Cold Sores

Cold sores are a common health condition which can be painful but are generally more often annoying and embarrassing for those who get them. They are not life threatening but are certainly treatable and manageable. Often the cold sores appear at the worst times – for instance when you have a special event planned and cold sores are the last thing that you want to worry about.

We are all exposed to the cold sores virus but not all of us will experience an outbreak of cold sores. Those who do, usually get repeated attacks. Our first exposure to the virus is most likely in childhood. It tends to stay in our bodies, doing nothing until later in life when certain things ‘trigger’ it to become active and cause cold sores to appear.

The virus responsible is called herpes simplex type 1, which can cause both facial and genital herpes. It has nothing to do with the common cold virus but having a cold or the flu, or being run down from stress or some other illness, can provide the perfect ‘trigger’ for cold sores to develop. Sunburn is another common ‘trigger’.

Cold sores usually start out with a tingling, burning or itchy feeling on the skin where the sores eventually will appear – usually around the mouth or nose. A red swollen patch then develops over the next 24 hours which is often very painful, and turns into a blister or a group of blisters. These crust over and dry-up after about a week, with the sores eventually healing completely and disappearing 10-14 days after the first tingle. The virus remains in your body until something like stress, an infection, or the common cold ‘triggers’ it again and more cold sores develop – often in the same place as before.

Cold sores are transferred easily from person to person and can be particularly dangerous for babies, or for people taking medicines that affect their immune systems. Kissing is a common way of spreading the virus. Parents who have cold sores should be careful not to kiss children until the sores have healed as they risk passing them the virus for life. Don’t share your eating and drinking utensils, or face cloths and towels, because you could pass-on the virus that way.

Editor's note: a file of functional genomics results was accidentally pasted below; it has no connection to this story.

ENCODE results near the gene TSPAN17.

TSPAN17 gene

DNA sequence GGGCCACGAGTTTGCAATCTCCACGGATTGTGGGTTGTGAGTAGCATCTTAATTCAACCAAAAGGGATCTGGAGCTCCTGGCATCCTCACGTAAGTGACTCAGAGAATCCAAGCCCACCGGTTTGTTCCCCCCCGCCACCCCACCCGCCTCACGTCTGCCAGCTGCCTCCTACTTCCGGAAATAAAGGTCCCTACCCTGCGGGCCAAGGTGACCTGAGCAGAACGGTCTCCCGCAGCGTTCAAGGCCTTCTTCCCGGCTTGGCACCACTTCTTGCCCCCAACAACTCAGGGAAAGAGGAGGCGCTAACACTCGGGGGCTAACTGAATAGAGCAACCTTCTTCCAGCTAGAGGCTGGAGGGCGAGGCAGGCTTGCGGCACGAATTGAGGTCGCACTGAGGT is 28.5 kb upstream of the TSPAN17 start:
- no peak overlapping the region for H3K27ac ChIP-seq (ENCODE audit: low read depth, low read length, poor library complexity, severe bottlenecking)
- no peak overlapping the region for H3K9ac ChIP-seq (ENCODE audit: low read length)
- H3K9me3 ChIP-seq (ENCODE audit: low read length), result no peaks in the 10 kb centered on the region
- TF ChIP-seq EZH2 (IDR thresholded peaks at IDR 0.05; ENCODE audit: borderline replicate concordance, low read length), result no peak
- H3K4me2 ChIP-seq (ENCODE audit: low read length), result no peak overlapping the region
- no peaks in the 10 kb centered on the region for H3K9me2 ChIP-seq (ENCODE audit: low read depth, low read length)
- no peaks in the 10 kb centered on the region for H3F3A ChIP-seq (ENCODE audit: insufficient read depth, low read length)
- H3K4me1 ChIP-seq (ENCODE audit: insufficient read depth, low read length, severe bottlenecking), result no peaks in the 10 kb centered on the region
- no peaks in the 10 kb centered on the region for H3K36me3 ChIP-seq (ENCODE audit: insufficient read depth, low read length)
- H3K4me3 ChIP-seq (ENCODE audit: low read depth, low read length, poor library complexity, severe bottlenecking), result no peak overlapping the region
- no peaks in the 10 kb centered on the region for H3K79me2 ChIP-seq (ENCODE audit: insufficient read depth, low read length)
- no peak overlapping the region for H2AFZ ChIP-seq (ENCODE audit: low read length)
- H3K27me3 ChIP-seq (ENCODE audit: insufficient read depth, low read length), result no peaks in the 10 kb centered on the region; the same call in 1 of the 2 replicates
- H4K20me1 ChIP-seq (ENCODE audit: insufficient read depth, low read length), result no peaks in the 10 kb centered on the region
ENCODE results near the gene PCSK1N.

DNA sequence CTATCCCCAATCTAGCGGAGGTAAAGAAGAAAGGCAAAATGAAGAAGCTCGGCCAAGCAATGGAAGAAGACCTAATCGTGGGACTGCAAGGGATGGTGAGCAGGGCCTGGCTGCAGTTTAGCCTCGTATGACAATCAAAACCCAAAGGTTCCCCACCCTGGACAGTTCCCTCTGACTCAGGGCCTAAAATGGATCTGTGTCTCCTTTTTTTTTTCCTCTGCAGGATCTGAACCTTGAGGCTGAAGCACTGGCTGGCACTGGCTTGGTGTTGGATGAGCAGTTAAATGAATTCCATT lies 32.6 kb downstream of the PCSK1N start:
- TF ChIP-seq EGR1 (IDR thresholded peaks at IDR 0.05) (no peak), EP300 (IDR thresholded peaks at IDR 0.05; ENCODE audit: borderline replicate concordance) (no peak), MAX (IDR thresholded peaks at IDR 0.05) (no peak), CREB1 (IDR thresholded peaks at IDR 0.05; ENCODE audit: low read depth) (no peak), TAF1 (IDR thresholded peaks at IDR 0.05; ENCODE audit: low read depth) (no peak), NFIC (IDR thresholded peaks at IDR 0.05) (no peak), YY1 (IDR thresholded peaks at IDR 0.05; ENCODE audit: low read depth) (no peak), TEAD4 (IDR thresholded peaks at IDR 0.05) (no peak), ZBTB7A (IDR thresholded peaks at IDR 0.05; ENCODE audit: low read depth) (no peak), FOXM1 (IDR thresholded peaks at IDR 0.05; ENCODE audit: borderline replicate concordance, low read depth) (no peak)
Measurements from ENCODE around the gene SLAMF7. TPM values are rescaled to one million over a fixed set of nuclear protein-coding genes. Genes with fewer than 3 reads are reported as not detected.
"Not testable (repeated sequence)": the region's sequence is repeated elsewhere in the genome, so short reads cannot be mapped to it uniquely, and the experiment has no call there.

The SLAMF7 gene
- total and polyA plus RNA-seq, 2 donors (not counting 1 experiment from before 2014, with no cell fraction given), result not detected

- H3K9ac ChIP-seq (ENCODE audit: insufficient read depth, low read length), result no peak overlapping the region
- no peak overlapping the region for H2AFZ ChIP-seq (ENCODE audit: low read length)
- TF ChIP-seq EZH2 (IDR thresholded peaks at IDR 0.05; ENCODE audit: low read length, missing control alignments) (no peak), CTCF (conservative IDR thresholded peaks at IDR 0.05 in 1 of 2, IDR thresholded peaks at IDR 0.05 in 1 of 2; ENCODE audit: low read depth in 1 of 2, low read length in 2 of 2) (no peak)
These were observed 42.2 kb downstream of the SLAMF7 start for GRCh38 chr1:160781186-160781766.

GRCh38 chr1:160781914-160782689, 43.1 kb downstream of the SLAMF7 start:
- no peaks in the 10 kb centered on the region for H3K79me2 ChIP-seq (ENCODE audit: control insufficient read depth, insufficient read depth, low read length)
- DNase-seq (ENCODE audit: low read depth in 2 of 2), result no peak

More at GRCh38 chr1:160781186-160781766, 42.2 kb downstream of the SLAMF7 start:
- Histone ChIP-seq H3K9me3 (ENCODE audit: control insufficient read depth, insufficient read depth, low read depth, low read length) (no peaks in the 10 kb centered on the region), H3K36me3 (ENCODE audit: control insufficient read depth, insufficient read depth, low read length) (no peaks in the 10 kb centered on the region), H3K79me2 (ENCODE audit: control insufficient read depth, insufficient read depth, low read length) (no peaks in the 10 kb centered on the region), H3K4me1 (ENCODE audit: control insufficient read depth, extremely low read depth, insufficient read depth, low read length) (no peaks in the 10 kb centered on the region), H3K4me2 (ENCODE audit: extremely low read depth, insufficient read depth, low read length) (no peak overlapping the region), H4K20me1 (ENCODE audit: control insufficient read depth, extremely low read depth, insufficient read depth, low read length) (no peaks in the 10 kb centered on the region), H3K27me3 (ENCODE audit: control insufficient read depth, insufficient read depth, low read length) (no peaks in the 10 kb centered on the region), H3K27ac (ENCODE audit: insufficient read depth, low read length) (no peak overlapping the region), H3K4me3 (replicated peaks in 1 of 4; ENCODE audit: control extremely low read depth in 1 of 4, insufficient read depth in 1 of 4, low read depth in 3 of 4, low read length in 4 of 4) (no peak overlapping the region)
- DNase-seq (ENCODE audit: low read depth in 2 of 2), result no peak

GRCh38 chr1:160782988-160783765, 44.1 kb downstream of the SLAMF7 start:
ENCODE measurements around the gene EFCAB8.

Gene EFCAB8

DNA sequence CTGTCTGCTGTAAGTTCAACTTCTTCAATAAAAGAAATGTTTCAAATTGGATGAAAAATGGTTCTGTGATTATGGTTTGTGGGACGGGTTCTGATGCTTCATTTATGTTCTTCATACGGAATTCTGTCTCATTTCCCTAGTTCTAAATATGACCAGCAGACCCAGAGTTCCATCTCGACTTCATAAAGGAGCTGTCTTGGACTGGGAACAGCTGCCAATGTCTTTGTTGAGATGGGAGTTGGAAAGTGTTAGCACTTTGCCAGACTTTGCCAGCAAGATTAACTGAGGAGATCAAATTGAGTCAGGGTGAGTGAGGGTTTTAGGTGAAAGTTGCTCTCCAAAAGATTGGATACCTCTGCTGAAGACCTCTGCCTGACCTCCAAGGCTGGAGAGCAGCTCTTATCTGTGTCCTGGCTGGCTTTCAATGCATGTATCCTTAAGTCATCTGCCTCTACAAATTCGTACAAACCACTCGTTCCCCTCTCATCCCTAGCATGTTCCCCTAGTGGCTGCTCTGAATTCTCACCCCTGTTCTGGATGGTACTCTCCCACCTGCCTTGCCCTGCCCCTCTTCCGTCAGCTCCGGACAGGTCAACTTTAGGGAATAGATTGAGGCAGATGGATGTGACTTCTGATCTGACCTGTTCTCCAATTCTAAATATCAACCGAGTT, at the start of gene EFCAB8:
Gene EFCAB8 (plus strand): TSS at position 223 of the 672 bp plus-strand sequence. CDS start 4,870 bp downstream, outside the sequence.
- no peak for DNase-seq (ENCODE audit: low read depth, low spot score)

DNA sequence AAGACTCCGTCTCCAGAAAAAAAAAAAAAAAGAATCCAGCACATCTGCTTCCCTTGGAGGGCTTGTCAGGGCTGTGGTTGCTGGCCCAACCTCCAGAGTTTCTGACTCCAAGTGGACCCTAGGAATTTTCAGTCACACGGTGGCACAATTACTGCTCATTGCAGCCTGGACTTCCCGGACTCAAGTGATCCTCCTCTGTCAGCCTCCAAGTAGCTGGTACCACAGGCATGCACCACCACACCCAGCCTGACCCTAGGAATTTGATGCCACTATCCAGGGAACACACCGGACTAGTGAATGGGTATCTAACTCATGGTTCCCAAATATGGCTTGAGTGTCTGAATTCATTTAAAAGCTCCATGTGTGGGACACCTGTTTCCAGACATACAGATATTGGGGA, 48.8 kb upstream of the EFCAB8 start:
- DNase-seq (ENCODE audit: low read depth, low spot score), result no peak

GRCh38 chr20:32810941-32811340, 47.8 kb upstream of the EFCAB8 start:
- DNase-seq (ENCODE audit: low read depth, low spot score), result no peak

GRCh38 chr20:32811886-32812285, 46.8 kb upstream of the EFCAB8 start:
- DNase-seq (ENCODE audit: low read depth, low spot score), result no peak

As further advice, people should wash their hands thoroughly after they have bathed and treated cold sores, or if they accidentally touch the sores. It is extremely important not to touch or rub your eyes without washing your hands first. If your eyes become red, watery and sensitive to light, see your doctor straight away as the virus could have passed to your eyes. This can be very serious. Cold sores also can be spread to the genitals so it is important to take care with genital hygiene.

You cannot be cured of the cold sore virus, but medicines to relieve symptoms of the actual sores are available from your pharmacy. Some can speed-up the healing time. Other medicines can stop the sores even from appearing, but usually only if used early-enough in the cycle. The key is getting help and using antiviral medicines straight away – during the early ‘tingling’ stage.  For more information on cold sores and the different medicines available, talk to the team at Mangawhai Pharmacy and pick up your free copy of the Cold Sores or Herpes Simplex fact card.

Comments are closed.